Poster Paper: The Impact of Low-Income Housing Developments on the Composition of Neighborhood Schools

Saturday, November 10, 2018
Exhibit Hall C - Exhibit Level (Marriott Wardman Park)

*Names in bold indicate Presenter

Elise D Dizon-Ross, Stanford University

Rising housing costs in metropolitan areas nationwide have drawn attention to many cities’ increased need for affordable housing development. One federal policy instrument critical to spurring this development is the Low-Income Housing Tax Credit (LIHTC) program, which gives states $8 billion annually to fund tax credits for housing construction and has helped fund 2.6 million housing units over the past three decades. A growing literature has explored the LIHTC program’s effect on neighborhoods, in particular examining outcomes such as nearby housing values, neighborhood income levels, and private real estate development. Although results have been mixed with regard to some of these outcomes, the research has found clear evidence of shifts in neighborhood residential populations as a result of LIHTC developments. However, little is known about the program’s effect on schools, one of the most important public institutions in a neighborhood and one particularly sensitive to changes in neighborhood demographics.

In this paper, I study the impact that the construction of LIHTC-funded developments has on nearby schools and school districts. Specifically, I look at impacts to local school enrollment, student composition, and student diversity with respect to both racial and socioeconomic subgroups. I also estimate low-income housing’s effect on district-level racial and socioeconomic segregation across schools, as well as the share of students in private or charter schools. Additionally, I estimate the effects on district-level student homelessness. Building on the results of previous research (e.g. Diamond and McQuade 2017) that found heterogeneous neighborhood responses depending on the original racial and socioeconomic makeup of the neighborhood, I examine whether impacts to schools and school districts are dependent on their baseline characteristics or achievement levels.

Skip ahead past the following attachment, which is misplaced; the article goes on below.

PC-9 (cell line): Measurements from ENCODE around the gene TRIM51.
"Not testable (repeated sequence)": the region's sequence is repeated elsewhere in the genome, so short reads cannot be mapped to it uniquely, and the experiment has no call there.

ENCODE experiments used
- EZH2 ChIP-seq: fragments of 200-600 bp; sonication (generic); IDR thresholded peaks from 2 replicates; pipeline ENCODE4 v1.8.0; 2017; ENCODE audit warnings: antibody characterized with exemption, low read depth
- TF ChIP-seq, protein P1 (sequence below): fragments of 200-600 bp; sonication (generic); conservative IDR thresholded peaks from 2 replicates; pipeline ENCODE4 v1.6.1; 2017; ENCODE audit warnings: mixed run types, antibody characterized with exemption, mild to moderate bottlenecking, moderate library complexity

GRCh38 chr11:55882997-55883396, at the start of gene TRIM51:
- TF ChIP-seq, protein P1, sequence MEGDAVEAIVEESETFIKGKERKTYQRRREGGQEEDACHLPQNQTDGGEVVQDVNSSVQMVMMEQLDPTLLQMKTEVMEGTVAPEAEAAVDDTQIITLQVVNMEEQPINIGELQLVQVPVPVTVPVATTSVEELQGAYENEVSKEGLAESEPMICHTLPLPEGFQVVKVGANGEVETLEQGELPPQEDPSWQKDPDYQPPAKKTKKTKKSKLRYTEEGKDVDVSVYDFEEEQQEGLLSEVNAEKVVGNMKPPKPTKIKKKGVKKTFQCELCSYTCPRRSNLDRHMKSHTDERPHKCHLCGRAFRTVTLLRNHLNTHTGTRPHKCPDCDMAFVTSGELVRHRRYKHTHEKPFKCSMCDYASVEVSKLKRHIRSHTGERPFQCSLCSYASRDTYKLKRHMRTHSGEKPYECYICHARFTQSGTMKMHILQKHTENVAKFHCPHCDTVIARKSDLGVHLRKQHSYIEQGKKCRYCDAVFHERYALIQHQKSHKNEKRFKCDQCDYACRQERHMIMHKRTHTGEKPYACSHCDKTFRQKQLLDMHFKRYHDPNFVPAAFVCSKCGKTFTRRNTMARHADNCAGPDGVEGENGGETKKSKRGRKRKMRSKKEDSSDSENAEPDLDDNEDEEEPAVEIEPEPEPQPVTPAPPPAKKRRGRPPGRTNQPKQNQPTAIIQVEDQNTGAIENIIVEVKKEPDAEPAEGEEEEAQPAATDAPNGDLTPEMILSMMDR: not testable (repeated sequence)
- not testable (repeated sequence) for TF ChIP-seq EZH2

The estimation of low-income housing’s effects on nearby schools is complicated by the fact that the location of LIHTC developments is endogenous to neighborhood contexts and, by extension, to school characteristics. To account for this, I follow the example of Freedman and McGavock (2015) and exploit quasi-random variation in the location of developments that results from a program rule on the census tract-level tax incentives available to developers. By instrumenting the construction of LIHTC units in a tract with its identification as a low-income tract eligible for a larger tax credit, I am able to estimate plausibly causal impacts of the housing development.

My paper uses data from the LIHTC database, which includes information on all LIHTC-funded housing developments including their exact location, along with tract-level Census data on neighborhood characteristics and data from HUD used to identify tracts eligible for higher tax incentives. I combine this with data from the National Center for Education Statistics’ (NCES) Common Core of Data and EdFacts data on student homelessness. To link LIHTC developments with the schools most affected by their construction, I use the NCES School Attendance Boundary database to link schools’ catchment areas with their corresponding census tracts.